If they gather enough signatures of Mount Shasta voters, the city council would be forced to either adopt the resolution or place it on the November 3 General Election ballot.

A group of Mount Shasta citizens on Monday filed a local ballot initiative to stop the expansion of industrial cannabis businesses in the city. If they gather enough signatures of Mount Shasta voters, the city council would be forced to either adopt the resolution or place it on the November 3 General Election ballot.

The Keep Cannabis Away from Kids coalition said the measure would not affect the ability of residents to access of cannabis for “legal medicinal and adult personal use,” but it would establish a strict 600 foot buffer zone between cannabis businesses and schools; prohibit cannabis businesses in residential zones; and create new hoops for industrial cannabis business owners to jump through to ensure they comply with state and local requirements.

The measure would also prevent the city council from making changes to cannabis-related ordinances without voter approval.

“The initiative would cap the current number of industrial cannabis licenses and prohibit any further industrial cannabis licenses from being issued in Mount Shasta,” said Keep Cannabis Away from Kids chairman Tom Scovill.

Over time, Scovill added, the initiative would reduce the presence of industrial cannabis businesses as licenses are surrendered or revoked.

The coalition was responsible for a successful referendum last year that halted an ordinance to reduce the buffer zone around schools from 600 feet to 450 feet for industrial cannabis businesses with no public access.

At the center of the controversy was Jefferson Soul’s planned expansion into a building on Siskiyou Avenue that was less than 600 feet away from the “I AM” school.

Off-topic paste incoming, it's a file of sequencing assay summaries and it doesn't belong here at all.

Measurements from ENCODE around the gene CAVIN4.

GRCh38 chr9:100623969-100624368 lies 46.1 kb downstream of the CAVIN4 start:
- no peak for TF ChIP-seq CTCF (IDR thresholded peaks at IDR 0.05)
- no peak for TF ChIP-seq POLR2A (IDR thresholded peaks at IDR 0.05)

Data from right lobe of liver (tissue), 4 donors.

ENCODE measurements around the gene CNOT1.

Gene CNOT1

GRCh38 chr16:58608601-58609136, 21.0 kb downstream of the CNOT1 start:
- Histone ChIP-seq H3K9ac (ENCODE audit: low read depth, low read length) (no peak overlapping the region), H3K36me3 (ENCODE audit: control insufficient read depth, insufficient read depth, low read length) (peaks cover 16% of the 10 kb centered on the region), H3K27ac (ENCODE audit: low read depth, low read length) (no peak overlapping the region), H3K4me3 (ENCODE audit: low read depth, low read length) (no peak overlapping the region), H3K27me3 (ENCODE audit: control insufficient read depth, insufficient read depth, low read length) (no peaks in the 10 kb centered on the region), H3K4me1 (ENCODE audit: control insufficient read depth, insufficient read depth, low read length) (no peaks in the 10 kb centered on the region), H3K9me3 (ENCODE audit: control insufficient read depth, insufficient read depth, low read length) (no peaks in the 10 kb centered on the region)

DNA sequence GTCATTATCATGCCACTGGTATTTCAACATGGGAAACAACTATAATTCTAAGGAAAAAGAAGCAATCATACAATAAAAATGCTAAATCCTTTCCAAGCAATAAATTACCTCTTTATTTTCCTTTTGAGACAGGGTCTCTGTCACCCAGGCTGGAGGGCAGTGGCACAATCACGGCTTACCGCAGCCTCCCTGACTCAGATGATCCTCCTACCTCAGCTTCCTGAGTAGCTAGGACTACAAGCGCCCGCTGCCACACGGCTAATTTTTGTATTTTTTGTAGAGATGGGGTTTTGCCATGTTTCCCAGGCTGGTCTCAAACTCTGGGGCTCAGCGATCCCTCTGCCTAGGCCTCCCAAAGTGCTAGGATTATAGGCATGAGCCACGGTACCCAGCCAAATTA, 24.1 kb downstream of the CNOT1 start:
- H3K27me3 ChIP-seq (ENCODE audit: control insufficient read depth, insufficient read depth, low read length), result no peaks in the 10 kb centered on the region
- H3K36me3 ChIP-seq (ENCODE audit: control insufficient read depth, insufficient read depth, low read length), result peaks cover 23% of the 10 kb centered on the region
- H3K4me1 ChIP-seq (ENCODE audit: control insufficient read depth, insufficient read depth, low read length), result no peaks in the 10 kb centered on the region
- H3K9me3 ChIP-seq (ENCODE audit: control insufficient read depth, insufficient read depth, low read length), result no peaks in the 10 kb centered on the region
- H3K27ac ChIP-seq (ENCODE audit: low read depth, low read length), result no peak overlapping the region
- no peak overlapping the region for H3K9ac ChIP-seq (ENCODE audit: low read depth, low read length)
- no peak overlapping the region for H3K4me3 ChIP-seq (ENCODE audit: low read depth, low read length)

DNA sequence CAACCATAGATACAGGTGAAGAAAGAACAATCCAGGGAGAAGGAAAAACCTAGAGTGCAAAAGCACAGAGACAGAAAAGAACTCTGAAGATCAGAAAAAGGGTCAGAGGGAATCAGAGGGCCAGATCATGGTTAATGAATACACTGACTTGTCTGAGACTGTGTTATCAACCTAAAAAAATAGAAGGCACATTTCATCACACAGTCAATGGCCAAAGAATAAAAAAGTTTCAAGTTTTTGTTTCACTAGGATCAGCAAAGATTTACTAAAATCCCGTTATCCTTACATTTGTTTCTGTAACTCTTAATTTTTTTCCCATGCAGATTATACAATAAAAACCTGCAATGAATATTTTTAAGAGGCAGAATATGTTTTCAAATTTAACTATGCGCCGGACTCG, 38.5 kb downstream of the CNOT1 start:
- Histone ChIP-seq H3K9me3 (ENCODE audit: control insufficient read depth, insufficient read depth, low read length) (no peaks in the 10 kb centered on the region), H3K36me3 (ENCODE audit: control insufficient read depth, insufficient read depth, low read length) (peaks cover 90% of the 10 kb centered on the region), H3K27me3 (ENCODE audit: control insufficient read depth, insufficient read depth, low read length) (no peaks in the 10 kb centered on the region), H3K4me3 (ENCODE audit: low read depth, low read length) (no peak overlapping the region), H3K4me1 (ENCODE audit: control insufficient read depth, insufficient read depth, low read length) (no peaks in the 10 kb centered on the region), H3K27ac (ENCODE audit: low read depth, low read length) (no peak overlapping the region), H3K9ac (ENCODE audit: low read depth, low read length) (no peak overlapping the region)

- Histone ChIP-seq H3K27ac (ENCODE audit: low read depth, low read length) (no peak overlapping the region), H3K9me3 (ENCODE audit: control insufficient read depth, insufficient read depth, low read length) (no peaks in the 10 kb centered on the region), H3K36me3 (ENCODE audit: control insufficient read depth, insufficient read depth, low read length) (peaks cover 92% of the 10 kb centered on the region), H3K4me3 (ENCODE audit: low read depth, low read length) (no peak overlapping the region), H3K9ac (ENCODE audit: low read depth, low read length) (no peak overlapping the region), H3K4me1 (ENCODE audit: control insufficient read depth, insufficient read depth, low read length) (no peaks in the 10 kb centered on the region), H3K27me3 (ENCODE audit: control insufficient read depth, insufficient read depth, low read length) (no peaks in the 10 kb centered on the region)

“The city council and staff have turned Mount Shasta into a hub for the industrial marijuana industry, putting their business interests ahead of community residents,” said Scovill, a retired educator who spent 32 years as a teacher and administrator with the Siskiyou and Shasta County Offices of Education, living in the Mount Shasta area since 1975.

Scovill added that the city “has issued one of the highest numbers of cannabis industry licenses per capita in all of northern California.”

The Keep Cannabis Away from Kids coalition also alleges the city council’s effort to reduce the buffer zone to accommodate Jefferson Soul was “improper” and said the city “failed to provide a transparent, publically accountable industrial licensing process.”

The initiative was filed Monday at Mount Shasta City Hall and the city attorney now has 15 days to prepare a title and summary. After a public notice is published in the newspaper, the coalition will be allowed to begin gathering signatures of Mount Shasta voters.

Mount Shasta has approximately 2,250 registered voters, and the coalition would need to gather and verify 10 percent of that number (officially determined by Siskiyou County Clerk Laura Bynum) before Aug. 7 for their effort to be successful.

Scovill believes that won’t be a problem. Last year’s referendum garnered the signatures of 750 Mount Shasta voters, he said, and he expects the public to be equally supportive of this effort.

“Turning our small community into a hub for industrial cannabis businesses is a bad direction for Mount Shasta, one that changes the character of our community,” said Scovill. “This is not a business model that is suited to our tourist community which depends on maintaining an image of health. With the filing of this initiative, the people of Mount Shasta are taking back control to prevent our community from becoming an industrial marijuana center that will damage our town while elevating the desires of cannabis industry businesses ahead of those of local residents.”